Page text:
Since the creation of the enlarged portfolios in the third Hawke Ministry on 24 July 1987 there has usually been a minister outside cabinet supporting the Transport Minister.

Order Minister Party Prime Minister Title Term start Term end Term in office
1 Peter Duncan Labor Hawke Minister for Land Transport and Infrastructure Support 24 July 1987 19 January 1988 179 days
2 Peter Duncan Minister for Transport and Communications Support 19 January 1988 15 February 1988 27 days
3 Peter Morris 15 February 1988 2 September 1988 200 days
4 Bob Brown Minister for Land Transport and Shipping Support 2 September 1988 4 April 1990 4 years, 203 days
Minister for Land Transport 4 April 1990 20 December 1991
Keating 20 December 1991 24 March 1993
5 Ian Macdonald   Liberal Howard Minister for Regional Services, Territories and Local Government 21 October 1998 26 November 2001 3 years, 36 days
6 Wilson Tuckey   Liberal Howard Minister for Regional Services, Territories and Local Government 25 January 2002 7 October 2003 1 year, 255 days
7 Ian Campbell   Minister for Local Government, Territories and Roads 7 October 2003 18 July 2004 285 days
8 Jim Lloyd   18 July 2004 3 December 2007 3 years, 138 days
9 Catherine King Labor Rudd Minister for Road Safety 27 June 2013 18 September 2013 83 days
10 Jamie Briggs   Liberal Abbott Assistant Minister for Infrastructure and Regional Development 18 September 2013 (2013-09-18) incumbent 363 days

List of local government ministers[edit]

The following individuals have been appointed Minister for Regional Australia, or any precedent titles:[1]

Order Minister Party Prime Minister Title Term start Term end Term in office
1 Tom Uren   Labor Whitlam Minister for Urban and Regional Development 19 December 1972 (1972-12-19) 11 November 1975 (1975-11-11) 2 years, 327 days
2 John Carrick   Liberal Fraser 11 November 1975 (1975-11-11) 22 December 1975 (1975-12-22) 41 days
n/a Tom Uren   Labor Hawke Minister for Territories and Local Government,
Minister assisting the Prime Minister for Community Development and Regional Affairs
11 March 1983 (1983-03-11) 13 December 1984 (1984-12-13) 4 years, 135 days
  Minister for Local Government and Administrative Services 13 December 1984 (1984-12-13) 24 July 1987 (1987-07-24)
3 Margaret Reynolds   Labor Hawke Minister for Local Government 18 September 1987 (1987-09-18) 4 April 1990 (1990-04-04) 2 years, 198 days
4 Wendy Fatin   4 April 1990 (1990-04-04) 20 December 1991 (1991-12-20) 1 year, 267 days
  Keating 20 December 1991 (1991-12-20) 27 December 1991 (1991-12-27)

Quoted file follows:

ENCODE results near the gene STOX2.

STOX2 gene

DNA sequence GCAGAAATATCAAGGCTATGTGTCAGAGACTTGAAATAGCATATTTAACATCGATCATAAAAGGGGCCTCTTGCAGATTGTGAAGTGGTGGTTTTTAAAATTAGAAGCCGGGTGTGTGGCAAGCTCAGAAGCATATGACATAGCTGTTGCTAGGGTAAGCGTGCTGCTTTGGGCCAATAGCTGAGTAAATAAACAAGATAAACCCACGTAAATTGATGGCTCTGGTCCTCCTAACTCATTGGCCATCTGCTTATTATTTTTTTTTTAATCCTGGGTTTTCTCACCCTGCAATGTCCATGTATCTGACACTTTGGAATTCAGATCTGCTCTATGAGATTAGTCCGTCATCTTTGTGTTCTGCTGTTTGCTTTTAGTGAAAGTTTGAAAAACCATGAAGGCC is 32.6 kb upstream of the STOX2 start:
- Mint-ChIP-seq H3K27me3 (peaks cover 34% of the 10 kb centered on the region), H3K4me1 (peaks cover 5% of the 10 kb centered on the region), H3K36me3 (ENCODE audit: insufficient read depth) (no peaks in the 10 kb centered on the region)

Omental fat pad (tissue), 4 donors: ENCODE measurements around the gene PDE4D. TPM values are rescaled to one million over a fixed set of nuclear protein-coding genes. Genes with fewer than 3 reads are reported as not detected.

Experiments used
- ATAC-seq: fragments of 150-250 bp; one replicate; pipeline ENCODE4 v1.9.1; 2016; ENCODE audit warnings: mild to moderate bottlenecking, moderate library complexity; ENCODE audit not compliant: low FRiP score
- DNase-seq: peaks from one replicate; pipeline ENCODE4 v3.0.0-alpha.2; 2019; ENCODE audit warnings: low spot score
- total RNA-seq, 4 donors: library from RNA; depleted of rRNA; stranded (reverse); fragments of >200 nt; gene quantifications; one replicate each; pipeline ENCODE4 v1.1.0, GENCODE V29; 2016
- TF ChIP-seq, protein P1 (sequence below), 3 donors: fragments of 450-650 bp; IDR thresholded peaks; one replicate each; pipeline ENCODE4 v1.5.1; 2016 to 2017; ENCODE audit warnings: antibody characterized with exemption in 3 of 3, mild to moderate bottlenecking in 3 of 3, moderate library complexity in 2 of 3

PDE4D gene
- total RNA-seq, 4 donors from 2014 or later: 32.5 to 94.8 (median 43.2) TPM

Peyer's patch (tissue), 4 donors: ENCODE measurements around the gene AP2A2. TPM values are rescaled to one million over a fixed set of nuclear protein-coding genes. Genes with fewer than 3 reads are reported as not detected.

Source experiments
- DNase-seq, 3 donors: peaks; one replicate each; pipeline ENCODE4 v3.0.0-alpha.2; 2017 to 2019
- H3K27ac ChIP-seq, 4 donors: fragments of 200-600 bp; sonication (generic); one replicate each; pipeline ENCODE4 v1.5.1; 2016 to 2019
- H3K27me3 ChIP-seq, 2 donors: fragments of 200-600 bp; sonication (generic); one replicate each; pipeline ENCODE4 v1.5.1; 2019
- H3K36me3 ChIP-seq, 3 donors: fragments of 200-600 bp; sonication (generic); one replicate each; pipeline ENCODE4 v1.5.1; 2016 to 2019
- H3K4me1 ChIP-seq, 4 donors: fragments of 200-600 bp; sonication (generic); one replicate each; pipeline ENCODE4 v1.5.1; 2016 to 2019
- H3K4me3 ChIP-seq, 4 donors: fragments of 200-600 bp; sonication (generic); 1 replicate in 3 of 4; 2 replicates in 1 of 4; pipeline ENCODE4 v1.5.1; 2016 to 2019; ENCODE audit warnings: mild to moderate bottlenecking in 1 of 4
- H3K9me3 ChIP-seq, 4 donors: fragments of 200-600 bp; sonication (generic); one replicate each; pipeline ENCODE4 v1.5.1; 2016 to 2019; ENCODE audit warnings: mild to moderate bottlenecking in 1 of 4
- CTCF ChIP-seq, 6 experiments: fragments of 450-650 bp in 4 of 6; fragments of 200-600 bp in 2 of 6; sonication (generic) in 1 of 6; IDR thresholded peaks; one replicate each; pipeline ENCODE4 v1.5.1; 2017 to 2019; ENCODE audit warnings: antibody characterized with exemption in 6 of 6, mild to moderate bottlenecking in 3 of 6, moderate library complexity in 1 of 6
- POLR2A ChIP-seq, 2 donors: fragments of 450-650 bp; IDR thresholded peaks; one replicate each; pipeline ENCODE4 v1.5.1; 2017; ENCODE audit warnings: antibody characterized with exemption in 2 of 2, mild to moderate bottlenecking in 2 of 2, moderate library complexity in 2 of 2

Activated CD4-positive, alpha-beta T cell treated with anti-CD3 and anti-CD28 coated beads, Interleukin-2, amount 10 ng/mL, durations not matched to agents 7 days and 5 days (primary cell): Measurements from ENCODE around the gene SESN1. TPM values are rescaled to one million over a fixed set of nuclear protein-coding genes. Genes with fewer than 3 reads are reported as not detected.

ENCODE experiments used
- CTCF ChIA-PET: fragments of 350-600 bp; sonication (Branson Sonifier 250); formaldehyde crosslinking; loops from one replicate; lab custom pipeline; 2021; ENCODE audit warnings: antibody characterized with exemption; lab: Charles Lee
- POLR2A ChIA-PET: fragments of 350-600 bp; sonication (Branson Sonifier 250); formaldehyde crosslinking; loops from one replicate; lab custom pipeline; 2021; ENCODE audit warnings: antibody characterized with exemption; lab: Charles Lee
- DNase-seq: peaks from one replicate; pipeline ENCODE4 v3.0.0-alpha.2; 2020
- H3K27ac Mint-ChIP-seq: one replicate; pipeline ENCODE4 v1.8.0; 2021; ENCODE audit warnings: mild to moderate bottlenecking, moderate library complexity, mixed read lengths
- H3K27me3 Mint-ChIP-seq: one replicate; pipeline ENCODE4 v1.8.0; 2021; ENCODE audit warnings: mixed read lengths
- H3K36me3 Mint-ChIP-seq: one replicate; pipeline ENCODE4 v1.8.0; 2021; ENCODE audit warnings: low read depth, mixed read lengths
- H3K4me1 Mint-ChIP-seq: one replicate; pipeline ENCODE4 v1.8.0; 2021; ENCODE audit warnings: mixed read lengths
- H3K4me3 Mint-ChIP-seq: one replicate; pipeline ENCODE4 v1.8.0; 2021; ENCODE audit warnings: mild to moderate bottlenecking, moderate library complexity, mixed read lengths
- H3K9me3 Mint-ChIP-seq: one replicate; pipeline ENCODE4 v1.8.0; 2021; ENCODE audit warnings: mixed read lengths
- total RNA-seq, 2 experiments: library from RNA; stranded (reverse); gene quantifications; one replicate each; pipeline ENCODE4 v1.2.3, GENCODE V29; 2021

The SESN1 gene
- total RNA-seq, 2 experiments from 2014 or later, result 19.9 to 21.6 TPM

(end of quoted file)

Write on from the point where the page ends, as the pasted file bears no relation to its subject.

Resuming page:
5 David Simmons   27 December 1991 (1991-12-27) 24 March 1993 (1993-03-24) 1 year, 87 days
6 Brian Howe   Minister for Housing, Local Government and Community Services 24 March 1993 (1993-03-24) 23 December 1993 (1993-12-23) 1 year, 1 day
  Minister for Housing, Local Government and Human Services 23 December 1993 (1993-12-23) 25 March 1994 (1994-03-25)
7 Warwick Smith   Liberal Howard Minister for Sport, Territories and Local Government 11 March 1996 (1996-03-11) 9 October 1997 (1997-10-09) 1 year, 212 days
8 Alex Somlyay   Minister for Regional Development, Territories and Local Government 9 October 1997 (1997-10-09) 21 October 1998 (1998-10-21) 1 year, 12 days
9 Sandy Macdonald   Nationals Minister for Regional Services, Territories and Local Government 21 October 1998 (1998-10-21) 26 November 2001 (2001-11-26) 3 years, 36 days
10 Wilson Tuckey   Liberal Howard Minister for Regional Services, Territories and Local Government 25 January 2002 (2002-01-25) 7 October 2003 (2003-10-07) 1 year, 255 days
11 Ian Campbell   Minister for Local Government, Territories and Roads 7 October 2003 (2003-10-07) 18 July 2004 (2004-07-18) 285 days
12 Jim Lloyd   18 July 2004 (2004-07-18) 3 December 2007 (2007-12-03) 3 years, 138 days
13 Anthony Albanese   Labor Rudd Minister for Infrastructure, Transport, Regional Development and Local Government 3 December 2007 (2007-12-03) 24 June 2010 (2010-06-24) 2 years, 207 days
  Gillard 24 June 2010 (2010-06-24) 28 June 2010 (2010-06-28)
14 Simon Crean   Minister for Regional Australia, Regional Development and Local Government 28 June 2010 (2010-06-28) 25 March 2013 (2013-03-25) 2 years, 270 days
n/a Anthony Albanese   Minister for Regional Development and Local Government 25 March 2013 (2013-03-25) 1 July 2013 (2013-07-01) 98 days
15 Catherine King   Rudd Minister for Regional Australia, Local Government and Territories 1 July 2013 (2013-07-01) 18 September 2013 (2013-09-18) 79 days

List of regional development ministers[edit]

The following individuals have been appointed Minister for Regional Development, or any precedent titles:[1]

Order Minister Party Prime Minister Title Term start Term end Term in office
1 Tom Uren   Labor Whitlam Minister for Urban and Regional Development 19 December 1972 (1972-12-19) 11 November 1975 (1975-11-11) 2 years, 327 days
2 John Carrick   Liberal Fraser 11 November 1975 (1975-11-11) 22 December 1975 (1975-12-22) 41 days
3 Alan Griffiths   Labor Keating Minister for Industry, Technology and Regional Development 24 March 1993 (1993-03-24) 23 January 1994 (1994-01-23) 305 days
4 Peter Cook   30 January 1994 (1994-01-30) 25 March 1994 (1994-03-25) 54 days
5 Brian Howe   Minister for Housing and Regional Development 25 March 1994 (1994-03-25) 11 March 1996 (1996-03-11) 1 year, 352 days
4 John Sharp   Nationals Howard Minister for Transport and Regional Development 11 March 1996 (1996-03-11) 25 September 1997 (1997-09-25) 1 year, 198 days
5 Mark Vaile   25 September 1997 (1997-09-25) 21 October 1998 (1998-10-21) 1 year, 26 days
6 John Anderson   Minister for Transport and Regional Services 21 October 1998 (1998-10-21) 6 July 2005 (2005-07-06) 6 years, 258 days
7 Warren Truss   6 July 2005 (2005-07-06) 29 September 2006 (2006-09-29) 1 year, 85 days
8 Mark Vaile   29 September 2006 (2006-09-29) 3 December 2007 (2007-12-03) 1 year, 65 days
9 Sharon Bird   Labor Rudd Minister for Regional Development 1 July 2013 (2013-07-01) 18 September 2013 (2013-09-18) 79 days

References[edit]

  1. ^ a b "Ministries and Cabinets". 43rd Parliamentary Handbook: Historical information on the Australian Parliament. Parliament of Australia. 2010. Retrieved 9 July 2013. 

External links[edit]